Canadian policy makers should look at the effects on the economy of mergers of big data corporations, rather than see these deals as a threat to privacy, experts told a Canadian Bar Association conference on competition law last week.

Speaking at the Ottawa session, Paul Johnson, a former Washington, D.C.  economist who now holds the T.D. MacDonald Chair in Industrial Economics at the Conference Board of Canada, said over-enforcement of competition law could stifle technical innovation in Canada.

This was the tack taken by the Competition Bureau in a position paper released by the Competition Bureau Sept. 18, and now the focus of consultation.

“Data’s been around since the 1800s,” Johnson told about 75 competition lawyers who attended the CBA Competition Law conference session on big data and competition regulation. “Dunn and Bradstreet is a data company. They were founded at the mid-19th century. There have been big data anti-trust cases for quite some time. 

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What is cyber warfare, exactly?

By Mariane Gravelle November 1, 2017 1 November 2017

What is cyber warfare, exactly?


They’ve become commonplace nowadays: headlines announcing the spread of a virus or the hacking of an important website or institutional database. These occurrences can be debilitating for private and public sectors alike and, yet, no official law or treaty exists to regulate them. Given the speed at which technology develops, it is not surprising that existing frameworks and regulations do not account for all of the ways in which cyber warfare can be waged.

Increasingly sophisticated technology has made lives easier in many respects but has also given nefarious parties countless methods in which to disable services and institutions in ways that could seriously harm us. Now that so much of our lives are lived through the use of technology, it is reasonable to assume that an increasing amount of attacks will come by way of cyberspace – in fact, Forbes has deemed 2017 the year of cyber warfare.

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CBA influence

Repository for unclaimed pension entitlements a good idea

By Kim Covert October 31, 2017 31 October 2017

 

If you have a sneaking feeling that you forgot to close out a bank account a long time ago, maybe in a province where you used to live, the Bank of Canada’s unclaimed balances registry can help you either set your mind at rest or set you on your way to reclaiming your cash.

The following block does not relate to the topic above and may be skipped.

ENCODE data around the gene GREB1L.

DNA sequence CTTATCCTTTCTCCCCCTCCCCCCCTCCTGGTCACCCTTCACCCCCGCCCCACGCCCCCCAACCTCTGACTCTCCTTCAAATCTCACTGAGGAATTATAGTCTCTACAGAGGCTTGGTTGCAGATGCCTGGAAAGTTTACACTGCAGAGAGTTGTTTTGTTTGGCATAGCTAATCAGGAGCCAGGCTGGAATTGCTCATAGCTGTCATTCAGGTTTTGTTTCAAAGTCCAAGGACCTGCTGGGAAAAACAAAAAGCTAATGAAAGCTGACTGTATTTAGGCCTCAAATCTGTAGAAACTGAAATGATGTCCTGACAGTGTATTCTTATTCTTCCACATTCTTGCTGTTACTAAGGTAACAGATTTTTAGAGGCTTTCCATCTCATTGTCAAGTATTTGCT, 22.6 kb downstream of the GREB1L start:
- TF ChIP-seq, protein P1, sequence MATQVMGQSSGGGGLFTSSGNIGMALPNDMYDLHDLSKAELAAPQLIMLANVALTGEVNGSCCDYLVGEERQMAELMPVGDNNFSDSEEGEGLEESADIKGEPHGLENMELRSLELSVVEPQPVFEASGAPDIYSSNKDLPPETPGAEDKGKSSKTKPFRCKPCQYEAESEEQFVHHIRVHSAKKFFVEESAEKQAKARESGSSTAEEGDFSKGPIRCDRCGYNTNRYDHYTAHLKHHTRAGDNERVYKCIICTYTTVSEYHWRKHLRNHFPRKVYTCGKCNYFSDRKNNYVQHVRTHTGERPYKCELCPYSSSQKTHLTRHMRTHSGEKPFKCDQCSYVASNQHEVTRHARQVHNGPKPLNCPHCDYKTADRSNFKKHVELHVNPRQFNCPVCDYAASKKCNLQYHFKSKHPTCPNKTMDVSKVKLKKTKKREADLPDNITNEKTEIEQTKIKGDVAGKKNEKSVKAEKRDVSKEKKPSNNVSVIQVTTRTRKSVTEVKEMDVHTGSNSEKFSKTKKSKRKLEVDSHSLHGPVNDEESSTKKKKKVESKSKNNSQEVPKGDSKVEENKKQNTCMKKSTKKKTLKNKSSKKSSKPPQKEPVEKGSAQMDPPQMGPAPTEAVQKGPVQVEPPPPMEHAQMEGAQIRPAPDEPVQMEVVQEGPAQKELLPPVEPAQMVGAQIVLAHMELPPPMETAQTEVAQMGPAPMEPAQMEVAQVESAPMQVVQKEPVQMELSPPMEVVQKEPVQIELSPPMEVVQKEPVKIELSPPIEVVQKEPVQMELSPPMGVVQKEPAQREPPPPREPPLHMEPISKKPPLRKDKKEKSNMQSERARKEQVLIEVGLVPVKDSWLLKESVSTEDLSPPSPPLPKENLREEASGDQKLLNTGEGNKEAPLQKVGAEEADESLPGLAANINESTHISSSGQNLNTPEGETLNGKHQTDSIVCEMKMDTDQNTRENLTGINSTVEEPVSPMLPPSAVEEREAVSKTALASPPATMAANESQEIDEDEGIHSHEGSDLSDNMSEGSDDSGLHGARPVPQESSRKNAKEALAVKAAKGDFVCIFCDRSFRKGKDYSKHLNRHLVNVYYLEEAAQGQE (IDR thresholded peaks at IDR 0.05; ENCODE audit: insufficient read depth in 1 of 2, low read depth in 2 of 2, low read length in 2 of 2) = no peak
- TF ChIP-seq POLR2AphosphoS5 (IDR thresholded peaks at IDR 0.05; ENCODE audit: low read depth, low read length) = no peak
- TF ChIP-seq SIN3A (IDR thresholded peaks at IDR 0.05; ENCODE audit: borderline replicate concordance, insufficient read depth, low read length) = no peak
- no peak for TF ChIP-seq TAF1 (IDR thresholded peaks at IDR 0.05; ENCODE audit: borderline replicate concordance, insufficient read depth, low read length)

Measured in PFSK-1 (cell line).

The Bank of Canada takes over accounts that have been inactive for 10 years. If there’s less than $1,000 in the account, it holds the money for 30 years, and if there’s more than $1,000, it will hold on to it for 100 years.

The CBA Pension and Benefits Law Section thinks it would be a good idea if the bank did the same thing for unclaimed pension monies.

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Wellness

Recovery from addiction and reckoning with our common humanity

By Karen Dyck October 30, 2017 30 October 2017

Recovery from addiction and reckoning with our common humanity

 

Michael Bryant is an Ontario lawyer and former Attorney General for Ontario, whose story came to the attention of the broader public when he was charged in 2009 in relation to the death of Darcy Allen Sheppard. Those charges were ultimately withdrawn by the Crown in 2010 and two years later, Bryant released his memoir 28 Seconds: A true story of addiction, tragedy and hope, describing not only the events surrounding the death of Darcy Sheppard but also his struggle with alcoholism and path to recovery in the years before and after that life-altering experience.

 

Bryant spoke in Winnipeg last weekend as part of the CBA’s annual Wellness Workshop on the theme of Addictions, Recovery, Reckonings.  Addressing the preponderance of addiction among members of the legal profession, Bryant asked a variation of the classic nurture versus nature question: 

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Technology

The use of predictive coding in Canada

By Alexander Gay October 30, 2017 30 October 2017

The use of predictive coding in Canada